From Mozart to Madonna

Well-Strung blends mu­si­cal gen­res

Pasatiempo - - NEWS - WELL-STRUNG BLENDS MU­SI­CAL GEN­RES

Well-Strung is a singing string quar­tet, but that’s not all. It’s a singing string quar­tet that per­forms clas­si­cal and pop mu­sic, mix­ing Bach and Britney, Mozart and Madonna. To the mem­bers of the en­sem­ble — vi­o­lin­ists Ed­mund Bag­nell and Chris Marchant, vi­o­list Trevor Wadleigh, and cel­list Daniel Shevlin — this blend­ing of gen­res isn’t just a re­flec­tion of their di­verse per­sonal tastes; it speaks to a flu­id­ity within a larger mu­si­cal her­itage and tra­di­tion. Lo­cal con­cert­go­ers can ex­pe­ri­ence this mu­si­cal mélange first­hand on Tues­day, March 14, when the New York City-based quar­tet per­forms at the Len­sic Per­form­ing Arts Cen­ter.

“There would be no pop with­out the clas­si­cal that came be­fore it,” said Wadleigh, an ex­pe­ri­enced or­ches­tral mu­si­cian who stud­ied mu­sic per­for­mance at the Univer­sity of Puget Sound. “Mu­si­cal struc­tures and tonal­i­ties evolve and change over time, but it’s the same lan­guage that started cen­turies ago. There are dif­fer­ent norms in either genre, but in the end it’s all the same ma­te­rial.”

Well-Strung traces its roots to the sum­mer of 2010, when Marchant was per­form­ing in a mu­si­cal re­vue in Province­town, Mas­sachusetts, and play­ing vi­o­lin as a street mu­si­cian to earn ex­tra money. He caught the eye (and ear) of pro­ducer Mark Cor­tale, and to­gether they con­ceived of the quar­tet. “Dur­ing my time in mu­si­cal the­ater, I was of­ten used as a singing vi­olin­ist, which I really en­joyed,” said Marchant, who hails from Akron, Ohio, and be­gan play­ing vi­o­lin at the age of nine. “When­ever I had to fo­cus on do­ing just one thing in a show, I was of­ten a lit­tle bored. Well-Strung is a great way for me to pur­sue mul­ti­ple in­ter­ests that I love. I’m also very pas­sion­ate about both pop­u­lar and clas­si­cal mu­sic — it’s im­por­tant for me to have a lot of both in my life.”

Marchant and Cor­tale held auditions for the group, but Well-Strung didn’t fully ma­te­ri­al­ize un­til all of its mem­bers were on board and they be­gan to col­lab­o­rate on ev­ery­thing from reper­toire se­lec­tion to ar­range­ments of that reper­toire. “I think the most in­trigu­ing thing about the group was that its con­cept was mal­leable,” said Bag­nell, who stud­ied vi­o­lin at New York Univer­sity and per­formed in sum­mer stock. “I think the group really took shape once the four of us were to­gether, and we could cre­ate mu­sic that played to our in­di­vid­ual strengths as en­ter­tain­ers and mu­si­cians.”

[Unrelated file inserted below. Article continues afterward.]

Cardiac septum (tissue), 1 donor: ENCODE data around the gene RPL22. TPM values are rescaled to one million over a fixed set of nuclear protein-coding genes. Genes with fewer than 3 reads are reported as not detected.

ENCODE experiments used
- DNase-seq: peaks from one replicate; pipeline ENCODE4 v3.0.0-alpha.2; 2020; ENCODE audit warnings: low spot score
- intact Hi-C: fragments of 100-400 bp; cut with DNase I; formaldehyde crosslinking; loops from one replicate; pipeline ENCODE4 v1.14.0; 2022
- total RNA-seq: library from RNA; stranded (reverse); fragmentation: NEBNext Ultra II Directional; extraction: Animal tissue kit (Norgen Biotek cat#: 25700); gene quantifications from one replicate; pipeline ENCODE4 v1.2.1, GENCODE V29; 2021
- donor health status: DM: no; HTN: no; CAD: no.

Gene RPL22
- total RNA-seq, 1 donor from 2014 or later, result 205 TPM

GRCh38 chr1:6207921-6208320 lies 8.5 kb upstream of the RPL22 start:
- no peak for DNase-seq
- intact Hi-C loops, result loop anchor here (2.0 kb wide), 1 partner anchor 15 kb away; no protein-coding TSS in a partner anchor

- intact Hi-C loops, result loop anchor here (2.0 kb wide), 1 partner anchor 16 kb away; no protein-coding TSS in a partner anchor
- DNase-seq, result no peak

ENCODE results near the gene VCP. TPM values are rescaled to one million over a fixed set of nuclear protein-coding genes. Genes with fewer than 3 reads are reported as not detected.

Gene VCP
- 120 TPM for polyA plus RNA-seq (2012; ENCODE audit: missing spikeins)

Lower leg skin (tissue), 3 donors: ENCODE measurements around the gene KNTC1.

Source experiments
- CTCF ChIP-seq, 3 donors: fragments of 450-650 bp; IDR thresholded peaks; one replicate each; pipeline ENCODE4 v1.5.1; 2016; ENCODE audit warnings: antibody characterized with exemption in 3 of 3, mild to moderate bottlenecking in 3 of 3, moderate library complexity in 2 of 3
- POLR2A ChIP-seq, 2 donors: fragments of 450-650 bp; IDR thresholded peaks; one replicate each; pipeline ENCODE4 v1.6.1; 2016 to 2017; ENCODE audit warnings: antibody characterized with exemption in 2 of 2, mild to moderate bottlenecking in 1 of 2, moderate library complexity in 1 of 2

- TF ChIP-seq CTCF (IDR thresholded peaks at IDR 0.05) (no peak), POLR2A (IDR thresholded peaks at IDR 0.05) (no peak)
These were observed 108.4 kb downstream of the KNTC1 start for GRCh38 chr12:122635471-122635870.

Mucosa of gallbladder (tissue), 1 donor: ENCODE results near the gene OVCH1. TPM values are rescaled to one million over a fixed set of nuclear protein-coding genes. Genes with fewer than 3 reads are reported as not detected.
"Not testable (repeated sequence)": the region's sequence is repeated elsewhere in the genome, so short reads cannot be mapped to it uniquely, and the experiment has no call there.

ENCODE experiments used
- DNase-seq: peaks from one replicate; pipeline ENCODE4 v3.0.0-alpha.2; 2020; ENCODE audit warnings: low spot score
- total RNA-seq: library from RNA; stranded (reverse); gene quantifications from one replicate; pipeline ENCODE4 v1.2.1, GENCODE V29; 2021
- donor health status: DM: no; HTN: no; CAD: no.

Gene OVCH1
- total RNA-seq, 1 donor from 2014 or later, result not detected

For Shevlin, the al­lure of join­ing Well-Strung was sim­i­lar to Marchant’s rea­son for cre­at­ing it. “It meant be­ing able to fi­nally fuse all of the skills I had been us­ing separately into a new and spe­cial per­for­mance,” he said, al­lud­ing to both his cello-play­ing, which he be­gan at age ten, and his back­ground study­ing mu­si­cal the­ater at the Amer­i­can Mu­si­cal and Dra­matic Academy. The nov­elty of the quar­tet was also at­trac­tive. “It’s very rare for string mu­si­cians to play and sing at the same time,” he added.

Well-Strung made its of­fi­cial de­but in May 2012, at Joe’s Pub in New York City, fol­low­ing a public work­shop three months ear­lier. Since then, the group has per­formed around the coun­try (in­clud­ing for Pres­i­dent Barack Obama and Sec­re­tary of State Hil­lary Clin­ton) and abroad. The en­sem­ble also re­leased two al­bums — Well-Strung in 2013 and POPs­si­cal in 2015 — with a third al­bum in the works.

When it comes to what, specif­i­cally, the quar­tet per­forms, Bag­nell noted that the of­fer­ings are var­ied. “We cover many of the great clas­si­cal com­posers: Mozart, Bach, Vi­valdi, Grieg, Beethoven, etc.,” he said. “Pop-wise we’re all over the board, from Tay­lor Swift to Leonard Cohen, from Ra­dio­head to Destiny’s Child.” One com­mon de­nom­i­na­tor, how­ever, is that the mu­sic is re­lat­able.

“Mostly we just de­cide what kind of mu­sic we en­joy per­form­ing, but we also try to have very rec­og­niz­able reper­toire that our au­di­ence can really con­nect to,” Shevlin said. “Find­ing the right blend of pop and clas­si­cal songs to mash up takes time, but we’ve re­ceived a lot of praise for the unique com­bi­na­tions we’ve come up with so far. We’re open to sug­ges­tions or re­quests when made,” he added, “but cre­at­ing the right ar­range­ment for four voices and four strings takes care­ful plan­ning and a fair amount of time to re­hearse.” The group finds par­tic­u­lar artists es­pe­cially ap­peal­ing. “My all-time fa­vorite com­poser is Mozart,” Bag­nell said. “He wrote the best melodies. And I’m a sucker for Ri­hanna.” “I think I’ve en­joyed per­form­ing Vi­valdi the most,” Marchant added. “It’s chal­leng­ing and in­ter­est­ing. But a fa­vorite pop star is hard for me to name, as I have many.”

For Well-Strung’s per­for­mance at the Len­sic, the reper­toire will in­deed be var­ied, as Bag­nell said, de­signed to ap­peal to a wide-rang­ing au­di­ence. Wadleigh cited an­other rea­son the con­cert will be note­wor­thy. “Of­ten, from the per­spec­tive of both the au­di­ence and the per­form­ers, pop con­certs are viewed as joy­ous and fun bouts of en­ter­tain­ment, while clas­si­cal con­certs are viewed as solemn cul­tural acts that are taken in with great def­er­ence and rigid­ity,” he said. “The vast­ness of the clas­si­cal reper­toire and its genius is, un­for­tu­nately, not made ac­ces­si­ble to most au­di­ences. With Well-Strung, we have the op­por­tu­nity to present what I be­lieve are some of the most beau­ti­ful parts of hu­man­ity to au­di­ences that might not typ­i­cally get to en­gage with such con­tent.”

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